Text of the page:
Blue Hydrogen – What is it, and should natural gas be replaced? – News for the energy sector

Blue hydrogen is considered a low-carbon fuel to generate electricity and store energy, heat cars, trucks and trains and buildings. But according to a new report by researchers at Cornell and Stanford University in the United States, 85% of fossil fuels in the UK currently use fossil fuels may be better for the climate – and perhaps a little worse. About half of all homes in the United States use natural gas for space and water heating.

So what is hydrogen fuel – and what makes blue?

According to the International Energy Agency, 96% of the world’s hydrogen is produced using fossil fuels – coal, oil and natural gas – in a process known as regeneration. This involves combining fossil fuels with steam and heating them to about 800 degrees Celsius. Finally, you get carbon dioxide (CO₂) and hydrogen.

The two gases are separated. CO₂ is usually released into the atmosphere, which contributes to global warming, and hydrogen is used to release water vapor in everything from car engines to heaters.

Hydrogen rainbow

Gray hydrogen is the most common form. The dye shows how easy it is to make, and this type comes from natural gas (mostly methane and ethane), most gas heaters and stoves are energy efficient and have been identified by governments as an important source of carbon emissions. It needs to be removed.

Brown Hydrogen uses linseed coal (also brown coal produced for millions of years by compressed peas) or oil. Black hydrogen is produced by the use of a coal-tar element on the balcony.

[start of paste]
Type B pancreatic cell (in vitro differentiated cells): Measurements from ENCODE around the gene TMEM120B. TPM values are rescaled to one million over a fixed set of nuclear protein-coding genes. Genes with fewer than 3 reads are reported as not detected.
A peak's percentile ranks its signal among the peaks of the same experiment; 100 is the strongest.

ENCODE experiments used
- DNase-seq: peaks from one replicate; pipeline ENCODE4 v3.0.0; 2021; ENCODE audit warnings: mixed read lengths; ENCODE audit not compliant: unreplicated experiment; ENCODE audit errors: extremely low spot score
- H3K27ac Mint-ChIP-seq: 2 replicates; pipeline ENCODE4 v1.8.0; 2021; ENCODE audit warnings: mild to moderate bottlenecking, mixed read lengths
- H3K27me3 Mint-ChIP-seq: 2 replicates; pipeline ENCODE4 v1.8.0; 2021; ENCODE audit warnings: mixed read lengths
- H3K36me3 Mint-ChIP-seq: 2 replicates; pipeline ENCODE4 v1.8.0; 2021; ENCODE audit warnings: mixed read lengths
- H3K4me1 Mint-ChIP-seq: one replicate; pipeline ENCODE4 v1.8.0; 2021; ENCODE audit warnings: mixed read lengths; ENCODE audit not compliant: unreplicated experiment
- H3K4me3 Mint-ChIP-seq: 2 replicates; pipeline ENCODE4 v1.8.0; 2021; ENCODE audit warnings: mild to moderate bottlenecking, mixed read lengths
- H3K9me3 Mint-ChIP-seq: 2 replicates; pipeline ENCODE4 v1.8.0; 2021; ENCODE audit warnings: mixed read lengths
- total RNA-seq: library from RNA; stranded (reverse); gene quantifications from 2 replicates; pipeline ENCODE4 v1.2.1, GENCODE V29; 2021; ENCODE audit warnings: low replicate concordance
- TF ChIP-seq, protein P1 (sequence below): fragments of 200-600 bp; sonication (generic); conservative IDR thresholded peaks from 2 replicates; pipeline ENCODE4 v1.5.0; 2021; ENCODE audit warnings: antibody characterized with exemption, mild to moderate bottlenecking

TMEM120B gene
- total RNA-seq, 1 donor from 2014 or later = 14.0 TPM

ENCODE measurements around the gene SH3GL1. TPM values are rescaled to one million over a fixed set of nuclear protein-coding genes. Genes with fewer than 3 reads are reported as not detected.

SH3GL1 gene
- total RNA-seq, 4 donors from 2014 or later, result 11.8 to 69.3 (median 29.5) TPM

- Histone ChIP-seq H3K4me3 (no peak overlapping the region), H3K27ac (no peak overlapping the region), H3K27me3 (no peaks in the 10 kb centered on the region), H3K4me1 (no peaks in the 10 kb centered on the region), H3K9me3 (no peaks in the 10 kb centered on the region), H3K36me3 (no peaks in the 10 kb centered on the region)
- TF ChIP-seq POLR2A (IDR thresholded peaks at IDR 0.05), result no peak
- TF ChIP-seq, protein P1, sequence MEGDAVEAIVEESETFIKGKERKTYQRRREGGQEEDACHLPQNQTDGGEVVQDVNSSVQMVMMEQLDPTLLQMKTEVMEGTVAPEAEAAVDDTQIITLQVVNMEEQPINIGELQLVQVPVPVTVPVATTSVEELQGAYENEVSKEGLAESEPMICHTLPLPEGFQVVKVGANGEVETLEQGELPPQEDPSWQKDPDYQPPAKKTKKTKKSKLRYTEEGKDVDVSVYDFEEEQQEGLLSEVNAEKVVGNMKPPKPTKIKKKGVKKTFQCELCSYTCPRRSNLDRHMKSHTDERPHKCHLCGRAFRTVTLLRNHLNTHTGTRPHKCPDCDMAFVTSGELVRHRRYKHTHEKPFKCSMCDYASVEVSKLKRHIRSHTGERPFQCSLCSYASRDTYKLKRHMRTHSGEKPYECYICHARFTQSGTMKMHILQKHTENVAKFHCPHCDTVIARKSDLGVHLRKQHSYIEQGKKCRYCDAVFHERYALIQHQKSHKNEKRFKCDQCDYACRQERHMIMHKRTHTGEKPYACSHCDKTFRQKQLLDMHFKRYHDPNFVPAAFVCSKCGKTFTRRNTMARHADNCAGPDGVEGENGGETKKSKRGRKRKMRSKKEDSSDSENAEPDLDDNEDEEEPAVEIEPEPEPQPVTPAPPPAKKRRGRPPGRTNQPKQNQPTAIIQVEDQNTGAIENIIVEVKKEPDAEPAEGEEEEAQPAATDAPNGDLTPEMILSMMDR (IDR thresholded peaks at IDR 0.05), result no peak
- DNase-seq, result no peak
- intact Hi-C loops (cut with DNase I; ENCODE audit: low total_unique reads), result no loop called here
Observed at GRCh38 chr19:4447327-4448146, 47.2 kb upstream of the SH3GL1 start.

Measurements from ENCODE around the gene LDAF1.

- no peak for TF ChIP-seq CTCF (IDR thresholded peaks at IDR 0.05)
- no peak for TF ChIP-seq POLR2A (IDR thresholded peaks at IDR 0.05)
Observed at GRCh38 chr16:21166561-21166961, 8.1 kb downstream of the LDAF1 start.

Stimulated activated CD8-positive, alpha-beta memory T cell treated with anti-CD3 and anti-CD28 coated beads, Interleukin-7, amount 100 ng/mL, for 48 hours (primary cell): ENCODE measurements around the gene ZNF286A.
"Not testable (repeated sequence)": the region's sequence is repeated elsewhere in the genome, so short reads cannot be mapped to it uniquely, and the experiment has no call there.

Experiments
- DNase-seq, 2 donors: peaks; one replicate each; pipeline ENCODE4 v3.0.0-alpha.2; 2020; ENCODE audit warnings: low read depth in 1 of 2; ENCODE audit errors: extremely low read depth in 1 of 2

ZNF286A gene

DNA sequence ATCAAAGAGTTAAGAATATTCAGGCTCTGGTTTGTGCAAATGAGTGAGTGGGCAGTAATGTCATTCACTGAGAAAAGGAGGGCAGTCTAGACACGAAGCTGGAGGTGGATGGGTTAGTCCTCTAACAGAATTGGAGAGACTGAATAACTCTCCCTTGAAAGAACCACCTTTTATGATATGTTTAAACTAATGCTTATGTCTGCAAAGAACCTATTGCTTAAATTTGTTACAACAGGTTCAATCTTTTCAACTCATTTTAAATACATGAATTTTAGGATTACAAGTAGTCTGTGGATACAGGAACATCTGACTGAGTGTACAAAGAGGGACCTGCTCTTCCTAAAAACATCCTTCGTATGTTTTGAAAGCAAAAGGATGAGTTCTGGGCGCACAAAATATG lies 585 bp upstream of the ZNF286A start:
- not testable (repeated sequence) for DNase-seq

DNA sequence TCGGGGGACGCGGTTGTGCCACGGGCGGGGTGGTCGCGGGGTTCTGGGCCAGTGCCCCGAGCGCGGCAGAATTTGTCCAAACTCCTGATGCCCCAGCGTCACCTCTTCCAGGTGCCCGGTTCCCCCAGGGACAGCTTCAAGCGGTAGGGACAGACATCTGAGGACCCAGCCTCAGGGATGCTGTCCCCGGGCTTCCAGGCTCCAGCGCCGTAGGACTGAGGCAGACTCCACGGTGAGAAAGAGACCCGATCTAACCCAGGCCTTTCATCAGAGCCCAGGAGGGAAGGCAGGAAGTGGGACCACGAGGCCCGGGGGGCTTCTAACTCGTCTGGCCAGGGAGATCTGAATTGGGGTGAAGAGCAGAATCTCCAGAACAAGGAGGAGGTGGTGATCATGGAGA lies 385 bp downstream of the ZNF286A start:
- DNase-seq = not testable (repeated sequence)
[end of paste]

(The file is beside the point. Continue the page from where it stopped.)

Of all these alternatives, the hydrogen extraction process generates CO₂ to varying degrees, so they are not the ideal way to achieve pure zero emissions with hydrogen.

Meanwhile, green hydrogen is produced using zero-carbon electricity — such as wind turbines or solar panels — to divide water into hydrogen and oxygen. The process is carbon-neutral, but green hydrogen is more expensive, and is expected to last until 2030.

But blue hydrogen is a hope, especially in the United States and the United Kingdom. Blue hydrogen is produced using the same modification process to produce gray, brown, and black hydrogen, but the normally released CO₂ is trapped and stored underground. Carbon storage and storage equipment are expensive, which increases the cost of fuel, but at least for low-carbon fuel production costs lower than green hydrogen.

Or does he do it?

From the blue

The process of producing blue hydrogen also requires a lot of energy. At the beginning of the process, for each room in the natural gas, only 70-75% of that potential heat remains in hydrogen production. In other words, if hydrogen is used to heat a building, you will need to use 25% more natural gas to produce blue hydrogen if it is used directly for heating.

And according to the US Environmental Protection Agency, methane – the main component of natural gas and the product used to produce blue hydrogen – is the world’s most potent greenhouse gas in a short period of time. In 100 years, methane has a temperature of 28-36 times higher than CO₂, so one methane molecule in the atmosphere has the same effect as CO₂ in 30 molecules.

In the first study of its kind to examine the environmental impact of blue hydrogen throughout life, it was found that fossil gas emissions are much lower than blue hydrogen. Blue Hydrogen needs to produce a lot of methane, and it has to go through renovations, pipelines and ships, providing many opportunities for leaks – enough, according to the study, to make 20% of blue hydrogen worse than fossil gas.

The new study raises doubts about the role that blue hydrogen can play in cutting greenhouse gas emissions, such as heat and heavy industry.

When these new discoveries are taken by the energy community, it is worth considering how the news will be received by Westminster and Washington. The UK government should publish a delayed hydrogen strategy, which will determine where hydrogen is in the country’s decarbonation strategy. Certainly blue hydrogen may not be as green as it appears.

Tom Buckster is a retired professor of chemical engineering at Stratchide University and a technical director at Genesis Oil and Gas Consultants.

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